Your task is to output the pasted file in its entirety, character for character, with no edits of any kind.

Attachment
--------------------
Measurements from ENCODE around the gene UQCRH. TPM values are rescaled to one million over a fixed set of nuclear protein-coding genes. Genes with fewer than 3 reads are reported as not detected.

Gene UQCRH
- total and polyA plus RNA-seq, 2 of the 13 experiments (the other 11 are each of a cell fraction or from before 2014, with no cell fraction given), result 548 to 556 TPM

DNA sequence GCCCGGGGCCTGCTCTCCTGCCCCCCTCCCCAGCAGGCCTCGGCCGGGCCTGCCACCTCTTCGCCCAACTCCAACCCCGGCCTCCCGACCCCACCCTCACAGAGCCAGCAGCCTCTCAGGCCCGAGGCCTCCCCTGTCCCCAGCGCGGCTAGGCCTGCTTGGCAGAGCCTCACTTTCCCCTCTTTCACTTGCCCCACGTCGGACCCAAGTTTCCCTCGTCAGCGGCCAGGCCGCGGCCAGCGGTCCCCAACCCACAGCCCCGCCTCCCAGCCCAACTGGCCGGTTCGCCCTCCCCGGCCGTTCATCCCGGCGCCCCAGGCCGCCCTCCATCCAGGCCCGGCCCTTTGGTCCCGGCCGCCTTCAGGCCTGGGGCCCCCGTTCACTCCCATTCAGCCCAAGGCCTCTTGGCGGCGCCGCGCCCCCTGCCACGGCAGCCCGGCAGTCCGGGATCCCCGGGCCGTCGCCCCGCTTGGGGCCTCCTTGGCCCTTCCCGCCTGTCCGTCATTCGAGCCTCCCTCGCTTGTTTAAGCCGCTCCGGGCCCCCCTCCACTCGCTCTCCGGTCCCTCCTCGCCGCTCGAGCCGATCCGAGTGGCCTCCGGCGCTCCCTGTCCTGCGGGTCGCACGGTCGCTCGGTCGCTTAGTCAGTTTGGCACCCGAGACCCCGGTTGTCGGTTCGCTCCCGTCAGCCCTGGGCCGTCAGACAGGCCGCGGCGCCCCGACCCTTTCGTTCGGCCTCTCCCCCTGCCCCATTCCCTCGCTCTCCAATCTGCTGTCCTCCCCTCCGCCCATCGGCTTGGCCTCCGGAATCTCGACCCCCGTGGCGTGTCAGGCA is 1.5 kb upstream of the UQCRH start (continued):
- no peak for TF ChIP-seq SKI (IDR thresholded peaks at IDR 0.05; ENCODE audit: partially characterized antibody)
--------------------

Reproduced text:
Measurements from ENCODE around the gene UQCRH. TPM values are rescaled to one million over a fixed set of nuclear protein-coding genes. Genes with fewer than 3 reads are reported as not detected.

Gene UQCRH
- total and polyA plus RNA-seq, 2 of the 13 experiments (the other 11 are each of a cell fraction or from before 2014, with no cell fraction given), result 548 to 556 TPM

DNA sequence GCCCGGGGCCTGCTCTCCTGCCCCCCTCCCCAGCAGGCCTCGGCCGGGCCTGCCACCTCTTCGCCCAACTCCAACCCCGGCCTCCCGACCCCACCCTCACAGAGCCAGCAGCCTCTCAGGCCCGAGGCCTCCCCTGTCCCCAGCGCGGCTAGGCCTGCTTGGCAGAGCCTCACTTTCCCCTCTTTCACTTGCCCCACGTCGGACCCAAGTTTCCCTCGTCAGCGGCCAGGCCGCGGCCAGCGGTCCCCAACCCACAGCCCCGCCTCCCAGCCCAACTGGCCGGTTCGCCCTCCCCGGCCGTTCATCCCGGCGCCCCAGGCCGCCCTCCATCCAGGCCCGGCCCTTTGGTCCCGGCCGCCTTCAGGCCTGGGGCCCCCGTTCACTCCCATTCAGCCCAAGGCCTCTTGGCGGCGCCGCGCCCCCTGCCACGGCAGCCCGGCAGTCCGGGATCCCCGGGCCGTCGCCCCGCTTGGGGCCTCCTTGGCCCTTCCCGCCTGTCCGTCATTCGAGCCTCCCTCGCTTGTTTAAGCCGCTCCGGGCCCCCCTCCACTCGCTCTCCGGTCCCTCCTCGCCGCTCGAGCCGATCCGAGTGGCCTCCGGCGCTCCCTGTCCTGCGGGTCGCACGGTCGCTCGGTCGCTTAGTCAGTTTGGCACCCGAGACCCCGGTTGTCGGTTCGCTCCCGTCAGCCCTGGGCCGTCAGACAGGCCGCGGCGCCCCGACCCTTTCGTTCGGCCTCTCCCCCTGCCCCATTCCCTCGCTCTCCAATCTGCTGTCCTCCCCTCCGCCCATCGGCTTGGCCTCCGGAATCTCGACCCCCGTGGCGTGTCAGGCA is 1.5 kb upstream of the UQCRH start (continued):
- no peak for TF ChIP-seq SKI (IDR thresholded peaks at IDR 0.05; ENCODE audit: partially characterized antibody)